GLOBAL CO-CIO &
GLOBAL HEAD OF FIXED INCOME
In addition to long-term growth stocks, those benefiting from the reopening of the economy should be considered too
Despite the highly unusual circumstances shaping 2020, many indices were up in the end, some even at historic highs. Since Covid-19 was an exogenous shock, it was the shortest bear market in recent history and the economic recovery was also faster than in previous recessions. With the approval of efficient vaccines, investors began to prepare for the post-Covid-19 era. After years of cautiousness, risk appetite is somewhat higher, though not yet exuberant. Where do things go from here?
Growth is back
The social and economic uncertainties stemming from the COVID-19 pandemic won't suddenly subside with the end of the 2020 calendar year. However, with the prospect of an end to pandemic-related restrictions, our central scenario is that the recovery should gain momentum in the second half of the year, though not yet as dynamic as before the pandemic. Consumers should make up for the enforced spending on travel or entertainment, and companies should invest more again. Mishaps in the vaccination campaigns or further lockdowns may delay this recovery, but not stop it entirely. Inflation will rise but stay below central bank targets due to excess capacity created by the recession. Fiscal and monetary policies in the US and the Eurozone will support the recovery: the money floodgates will be opened further with the Senate majority for Democrats in the US and the 750 bn Euro recovery programme passed before the end of the year. Central banks should also not stifle the recovery but support it with their bond purchases (with the ECB keeping an eye on the spreads of countries like Italy and Spain).
All roads lead to equities
Equities: To profit from the recovery phase, equities are the first choice. But due to the strong polarization between sectors, active management is more important than ever. Covid-19 has accelerated existing structural trends in technology, healthcare and ecology. Although some stocks within these sectors appear highly valued, we are convinced the long-term outlook for them remains intact. Of course, there are stocks like Tesla, whose market capitalization now matches that of the ten largest traditional car companies. It is quite late to invest here, but to spot such stocks early, the use of artificial intelligence and natural language processing (instead of only traditional fundamental analysis) can be helpful, as these tools enable us to sift through unstructured data for clues to future profiteers of long-term growth trends.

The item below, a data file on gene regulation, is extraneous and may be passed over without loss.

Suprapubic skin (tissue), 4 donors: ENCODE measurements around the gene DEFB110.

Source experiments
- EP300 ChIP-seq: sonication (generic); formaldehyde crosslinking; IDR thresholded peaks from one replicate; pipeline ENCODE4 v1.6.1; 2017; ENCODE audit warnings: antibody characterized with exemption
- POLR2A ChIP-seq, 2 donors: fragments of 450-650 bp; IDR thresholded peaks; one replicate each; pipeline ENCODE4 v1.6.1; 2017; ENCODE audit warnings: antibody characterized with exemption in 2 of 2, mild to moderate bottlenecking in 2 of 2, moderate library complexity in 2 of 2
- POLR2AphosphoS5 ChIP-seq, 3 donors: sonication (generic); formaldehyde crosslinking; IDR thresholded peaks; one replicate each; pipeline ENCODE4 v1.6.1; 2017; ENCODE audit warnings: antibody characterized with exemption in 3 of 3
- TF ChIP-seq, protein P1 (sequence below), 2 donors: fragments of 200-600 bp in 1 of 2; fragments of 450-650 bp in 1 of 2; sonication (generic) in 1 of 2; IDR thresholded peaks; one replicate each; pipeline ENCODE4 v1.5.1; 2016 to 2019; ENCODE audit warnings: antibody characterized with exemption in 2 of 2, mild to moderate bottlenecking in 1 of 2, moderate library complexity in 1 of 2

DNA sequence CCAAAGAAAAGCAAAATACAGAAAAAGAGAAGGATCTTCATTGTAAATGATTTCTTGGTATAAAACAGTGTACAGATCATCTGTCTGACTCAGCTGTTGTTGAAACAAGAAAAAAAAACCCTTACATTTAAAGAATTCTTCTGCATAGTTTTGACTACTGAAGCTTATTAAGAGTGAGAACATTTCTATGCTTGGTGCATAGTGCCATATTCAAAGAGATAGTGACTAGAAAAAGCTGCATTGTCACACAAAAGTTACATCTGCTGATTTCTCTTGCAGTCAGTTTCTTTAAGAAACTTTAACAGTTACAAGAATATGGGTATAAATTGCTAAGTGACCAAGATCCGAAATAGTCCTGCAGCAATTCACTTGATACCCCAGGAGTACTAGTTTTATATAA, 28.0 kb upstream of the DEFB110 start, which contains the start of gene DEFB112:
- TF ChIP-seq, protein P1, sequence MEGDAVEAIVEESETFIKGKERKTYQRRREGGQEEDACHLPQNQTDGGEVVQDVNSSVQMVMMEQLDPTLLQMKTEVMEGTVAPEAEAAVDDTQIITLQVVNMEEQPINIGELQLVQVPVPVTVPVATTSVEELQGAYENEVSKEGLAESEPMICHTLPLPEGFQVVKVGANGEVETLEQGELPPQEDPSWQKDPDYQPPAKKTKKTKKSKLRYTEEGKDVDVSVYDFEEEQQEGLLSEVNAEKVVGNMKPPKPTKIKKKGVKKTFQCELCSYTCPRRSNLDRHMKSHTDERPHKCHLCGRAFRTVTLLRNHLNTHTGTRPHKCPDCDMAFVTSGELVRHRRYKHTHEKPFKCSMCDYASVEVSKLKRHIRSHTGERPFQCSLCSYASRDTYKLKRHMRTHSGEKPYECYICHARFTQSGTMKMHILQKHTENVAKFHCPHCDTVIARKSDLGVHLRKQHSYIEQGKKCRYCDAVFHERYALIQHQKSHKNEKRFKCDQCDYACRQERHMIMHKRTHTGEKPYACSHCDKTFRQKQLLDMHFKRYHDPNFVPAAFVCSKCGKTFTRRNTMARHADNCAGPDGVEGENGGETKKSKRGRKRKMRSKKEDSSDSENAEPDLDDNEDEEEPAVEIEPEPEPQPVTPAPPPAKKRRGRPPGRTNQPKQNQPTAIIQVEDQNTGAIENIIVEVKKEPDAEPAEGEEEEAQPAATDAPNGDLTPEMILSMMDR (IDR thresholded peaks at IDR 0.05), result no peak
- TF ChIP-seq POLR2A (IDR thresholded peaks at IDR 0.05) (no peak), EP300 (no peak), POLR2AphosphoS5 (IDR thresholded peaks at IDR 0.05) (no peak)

In addition to long-term growth stocks, those benefiting from the reopening of the economy should be considered too. The rotation into more cyclical sectors affected by the pandemic, which began last year, will continue. It is advisable to look for high EPS growth driven by the recovery, for example in automotive, construction and banking stocks. We continue to favor Europe over the US, where valuations are cheaper and there are more cyclical stocks. Small caps are likely to benefit disproportionately from government stimulus programs and still have catchup potential in terms of valuations compared to large caps. Emerging markets that benefit from the recovery in China or rising oil prices could outperform in the short term.
Bonds: With low interest rates and a steepening yield curve, at least in the US, government bonds offer less potential. This leaves for investors with need for carry only corporate bonds (both High Yield and Investment Grade), where defaults still seem bearable by historical standards. Spreads are likely to remain within a narrow range. But investors should be flexible, as the short-term widening of spreads due to bad news from the Corona front could open opportunities.
Currencies: As soon as there is a recovery in global trade, currencies such as the euro will tend to be among the winners, while the US dollar is likely to weaken.
In 2021, we will have to continue to live with a complex investment environment characterized by a lot of uncertainty. The interplay of disruptive technologies, structural and cyclical themes as well as megatrends with long term impact on the economy will make it necessary to combine traditional investment processes with innovative data-driven approaches, if you want to uncover interesting investment opportunities.